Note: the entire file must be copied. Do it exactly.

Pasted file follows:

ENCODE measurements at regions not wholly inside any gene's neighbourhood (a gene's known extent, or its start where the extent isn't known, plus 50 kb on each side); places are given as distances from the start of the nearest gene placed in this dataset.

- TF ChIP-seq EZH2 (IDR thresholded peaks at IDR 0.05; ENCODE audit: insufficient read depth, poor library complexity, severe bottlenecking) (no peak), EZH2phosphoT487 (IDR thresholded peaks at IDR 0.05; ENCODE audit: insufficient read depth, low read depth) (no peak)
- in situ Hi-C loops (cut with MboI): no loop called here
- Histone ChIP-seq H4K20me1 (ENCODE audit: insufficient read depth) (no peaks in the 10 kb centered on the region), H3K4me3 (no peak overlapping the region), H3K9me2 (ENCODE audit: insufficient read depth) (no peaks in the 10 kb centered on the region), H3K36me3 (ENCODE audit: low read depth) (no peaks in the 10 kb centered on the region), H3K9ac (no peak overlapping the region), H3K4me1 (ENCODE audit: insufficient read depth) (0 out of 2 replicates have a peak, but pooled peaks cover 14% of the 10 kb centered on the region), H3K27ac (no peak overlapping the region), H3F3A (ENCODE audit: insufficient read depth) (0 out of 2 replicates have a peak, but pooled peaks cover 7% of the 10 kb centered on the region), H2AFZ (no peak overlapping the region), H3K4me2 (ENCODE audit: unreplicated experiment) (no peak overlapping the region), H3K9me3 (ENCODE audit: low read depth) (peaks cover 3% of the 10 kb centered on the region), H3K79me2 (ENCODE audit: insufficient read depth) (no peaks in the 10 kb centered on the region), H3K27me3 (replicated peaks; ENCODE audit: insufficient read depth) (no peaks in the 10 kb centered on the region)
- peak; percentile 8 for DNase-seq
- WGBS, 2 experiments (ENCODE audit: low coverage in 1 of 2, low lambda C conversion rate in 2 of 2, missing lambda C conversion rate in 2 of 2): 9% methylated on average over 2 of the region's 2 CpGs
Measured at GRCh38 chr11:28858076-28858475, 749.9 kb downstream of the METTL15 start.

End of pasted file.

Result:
ENCODE measurements at regions not wholly inside any gene's neighbourhood (a gene's known extent, or its start where the extent isn't known, plus 50 kb on each side); places are given as distances from the start of the nearest gene placed in this dataset.

- TF ChIP-seq EZH2 (IDR thresholded peaks at IDR 0.05; ENCODE audit: insufficient read depth, poor library complexity, severe bottlenecking) (no peak), EZH2phosphoT487 (IDR thresholded peaks at IDR 0.05; ENCODE audit: insufficient read depth, low read depth) (no peak)
- in situ Hi-C loops (cut with MboI): no loop called here
- Histone ChIP-seq H4K20me1 (ENCODE audit: insufficient read depth) (no peaks in the 10 kb centered on the region), H3K4me3 (no peak overlapping the region), H3K9me2 (ENCODE audit: insufficient read depth) (no peaks in the 10 kb centered on the region), H3K36me3 (ENCODE audit: low read depth) (no peaks in the 10 kb centered on the region), H3K9ac (no peak overlapping the region), H3K4me1 (ENCODE audit: insufficient read depth) (0 out of 2 replicates have a peak, but pooled peaks cover 14% of the 10 kb centered on the region), H3K27ac (no peak overlapping the region), H3F3A (ENCODE audit: insufficient read depth) (0 out of 2 replicates have a peak, but pooled peaks cover 7% of the 10 kb centered on the region), H2AFZ (no peak overlapping the region), H3K4me2 (ENCODE audit: unreplicated experiment) (no peak overlapping the region), H3K9me3 (ENCODE audit: low read depth) (peaks cover 3% of the 10 kb centered on the region), H3K79me2 (ENCODE audit: insufficient read depth) (no peaks in the 10 kb centered on the region), H3K27me3 (replicated peaks; ENCODE audit: insufficient read depth) (no peaks in the 10 kb centered on the region)
- peak; percentile 8 for DNase-seq
- WGBS, 2 experiments (ENCODE audit: low coverage in 1 of 2, low lambda C conversion rate in 2 of 2, missing lambda C conversion rate in 2 of 2): 9% methylated on average over 2 of the region's 2 CpGs
Measured at GRCh38 chr11:28858076-28858475, 749.9 kb downstream of the METTL15 start.